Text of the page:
Three House Democrats introduced a bill Tuesday which would provide permanent residency for millions of undocumented immigrant youth, as well as immigrants covered under the humanitarian programs of Temporary Protected Status and Deferred Enforced Departure. The proposed bill would help clear a pathway to permanent residency for an estimated 3.6 million immigrants brought to the U.S. as children, more than 300,000 TPS recipients, and thousands of Liberians protected under DED.
Titled “the Dream and Promise Act,” H.R. 6 is sponsored by California Rep. Lucille Roybal-Allard and New York Reps. Nydia Velázquez and Yvette Clarke. The women had attempted to advocate separately for DACA and TPS recipients in the previous Congress, but they have combined their efforts into one ambitious package.
TPS is designated to nationals of countries that Homeland Security determines to be unsafe after a natural disaster, armed conflict, or other “extraordinary conditions,” according to the federal government. DED has no specific criteria; it is a humanitarian designation that the president is allowed to bestow through his wide-ranging discretion to conduct foreign policy. Currently, 10 countries, including El Salvador, Haiti, Honduras, Nepal, Nicaragua, Somalia, Sudan, South Sudan, Syria, and Yemen, have TPS designations, while Liberia is the only country granted DED.
The Dream and Promise Act gives TPS and DED designees an immediate pathway to a green card. Undocumented youth who qualify are first given conditional protected status for 10 years, but have the opportunity for lawful permanent status. LPS is available if they finish at least a two-year degree or vocational program, complete two years in the military, or work for three years (as long as they have a work authorization permit for at least 75 percent of that time).
The legislation would also allow undocumented youth to apply for federal financial aid and revoke a Clinton-era policy that penalizes states that grant in-state tuition to undocumented students on the basis of residency. It also gives them conditional resident status access to professional, commercial, and business licenses, allowing them to practice in their field of choice, a regular challenge for Dreamers who pursue higher education but do not have the authorization to work after graduation despite being accredited.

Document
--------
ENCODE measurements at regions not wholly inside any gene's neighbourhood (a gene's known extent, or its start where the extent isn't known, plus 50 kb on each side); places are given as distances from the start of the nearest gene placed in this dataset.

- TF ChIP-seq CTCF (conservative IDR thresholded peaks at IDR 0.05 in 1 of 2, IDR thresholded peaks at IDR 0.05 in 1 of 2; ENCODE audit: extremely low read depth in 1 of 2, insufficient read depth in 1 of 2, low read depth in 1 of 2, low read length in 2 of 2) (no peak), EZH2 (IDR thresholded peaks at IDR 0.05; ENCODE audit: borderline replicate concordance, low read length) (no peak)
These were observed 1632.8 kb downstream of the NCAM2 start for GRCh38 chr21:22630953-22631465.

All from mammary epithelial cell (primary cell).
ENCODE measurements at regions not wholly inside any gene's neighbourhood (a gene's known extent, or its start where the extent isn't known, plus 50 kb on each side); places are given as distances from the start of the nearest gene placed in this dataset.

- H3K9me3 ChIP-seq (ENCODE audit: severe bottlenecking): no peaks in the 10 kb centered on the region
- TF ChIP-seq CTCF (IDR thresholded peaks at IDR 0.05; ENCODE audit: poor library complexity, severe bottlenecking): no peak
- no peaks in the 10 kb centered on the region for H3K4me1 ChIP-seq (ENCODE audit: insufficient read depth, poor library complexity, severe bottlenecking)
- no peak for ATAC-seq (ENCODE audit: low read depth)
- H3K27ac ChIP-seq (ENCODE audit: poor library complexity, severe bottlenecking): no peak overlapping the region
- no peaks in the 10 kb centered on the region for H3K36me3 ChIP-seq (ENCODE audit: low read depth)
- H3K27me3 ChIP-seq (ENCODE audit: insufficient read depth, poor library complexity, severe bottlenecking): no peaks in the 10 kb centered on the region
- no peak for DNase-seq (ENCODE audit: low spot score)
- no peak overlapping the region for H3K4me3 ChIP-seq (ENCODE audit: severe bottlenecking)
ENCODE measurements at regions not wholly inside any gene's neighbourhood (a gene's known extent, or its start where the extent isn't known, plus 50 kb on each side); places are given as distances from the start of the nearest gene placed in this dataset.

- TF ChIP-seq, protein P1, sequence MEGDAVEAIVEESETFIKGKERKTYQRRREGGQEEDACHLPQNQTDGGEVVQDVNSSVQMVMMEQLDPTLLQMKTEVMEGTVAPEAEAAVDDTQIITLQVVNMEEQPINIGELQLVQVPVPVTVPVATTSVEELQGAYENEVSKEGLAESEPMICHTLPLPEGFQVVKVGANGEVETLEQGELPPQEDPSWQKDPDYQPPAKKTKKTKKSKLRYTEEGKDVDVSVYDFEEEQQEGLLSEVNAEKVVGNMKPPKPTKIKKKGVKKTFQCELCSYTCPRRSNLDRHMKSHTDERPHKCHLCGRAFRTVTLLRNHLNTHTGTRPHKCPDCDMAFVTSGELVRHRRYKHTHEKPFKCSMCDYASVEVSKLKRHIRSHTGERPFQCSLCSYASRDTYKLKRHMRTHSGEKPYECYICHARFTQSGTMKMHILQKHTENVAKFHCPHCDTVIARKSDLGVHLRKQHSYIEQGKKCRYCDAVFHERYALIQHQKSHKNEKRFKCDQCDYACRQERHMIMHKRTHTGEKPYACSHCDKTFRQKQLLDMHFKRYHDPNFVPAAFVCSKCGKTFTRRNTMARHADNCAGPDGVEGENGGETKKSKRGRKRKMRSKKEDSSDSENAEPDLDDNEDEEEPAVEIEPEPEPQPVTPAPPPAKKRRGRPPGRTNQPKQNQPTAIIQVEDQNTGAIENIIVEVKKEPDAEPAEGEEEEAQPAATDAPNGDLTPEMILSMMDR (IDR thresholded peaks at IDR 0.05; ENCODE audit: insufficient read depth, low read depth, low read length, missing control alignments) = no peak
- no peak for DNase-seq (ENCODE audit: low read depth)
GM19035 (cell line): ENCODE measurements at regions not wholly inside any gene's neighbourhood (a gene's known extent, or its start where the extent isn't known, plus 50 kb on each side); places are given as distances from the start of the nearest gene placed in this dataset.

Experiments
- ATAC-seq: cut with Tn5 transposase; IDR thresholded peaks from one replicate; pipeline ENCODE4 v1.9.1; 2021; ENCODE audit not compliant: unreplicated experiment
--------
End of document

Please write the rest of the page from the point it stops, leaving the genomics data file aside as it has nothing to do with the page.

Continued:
“For two years, the Trump Administration has viciously targeted some of our most vulnerable immigrant communities creating a climate of uncertainty and fear. Whether it is Dreamers who arrived here as children or TPS or DED recipients who came here fleeing desperate conditions, we need to make clear to these immigrants – our friends and neighbors – that we stand with them and they are here to stay,” Velázquez said in a statement. “I’m proud to join with my colleagues, Congresswomen Roybal-Allard and Yvette Clarke, in introducing this legislation, which would provide these communities with protections under the law and a path toward citizenship.”
The bill was also drafted with the help of advocacy groups like United We Dream.
“We consider this to be a huge visionary step forward...of immigrant communities being protected by policy solutions like this that are all about the protection and not about increasing harms via enforcement measures,” Sanaa Abrar, advocacy director for immigrant youth organization United We Dream, told Splinter.
H.R. 6 would cancel removal proceedings for TPS and DED holders currently issued by the Trump administration. The bill also requires that the Homeland Security explain why a country’s TPS status was ended within three days of the decision.
Under the Trump administration, TPS recipients and advocates have argued that conditions in some countries, particularly Haiti, hadn’t improved enough to accept the return of their nationals living in the U.S. en masse, despite DHS secretaries terminating those countries’ statuses anyway. Memorably, Trump called Haiti and African nations “shithole countries” last year, sparking a lawsuit.
An injunction is currently shielding nationals from El Salvador, Nicaragua, Haiti and Sudan from removal after the Department of Homeland Security ended TPS designations for the countries over the past two years, and another case was filed last month on behalf of Honduras and Nepal. However, court rulings wouldn’t give TPS holders a pathway to citizenship, Ahilan Arulanantham, senior counsel of the ACLU of Southern California, told Splinter. Meanwhile, DED for Liberia is scheduled to expire this month, affecting thousands of Liberians who have been protected since 2007.
The Deferred Action for Childhood Arrivals program is also in limbo. Last year a U.S. District Court judge ordered the government to allow DACA recipients to renew their status as litigation over Trump’s September 2017 announcement to end the program works through the courts, but the program has been closed off to first-time applicants.
The Dream and Promise Act may have a shot at passage in the House. However, under a Republican-controlled Senate, the bill’s future is no sure thing. For United We Dream’s Abrar, that means planning a strategy focused around the House’s bill, including educating Democrats on TPS and DED holders, and on what a protections bill without enforcement and border militarization would mean for larger immigrant communities.
“Our long term goal would be that as much as we are supportive of the Dream and Promise Act, it is a step in the direction of larger comprehensive immigration reform that grant pathways to citizenship for all undocumented people without adding to enforcement agencies that harm our people, and so we’re always going to pushing for expanding the pool of individuals who would qualify under this bill and similar legislation,” Abrar said.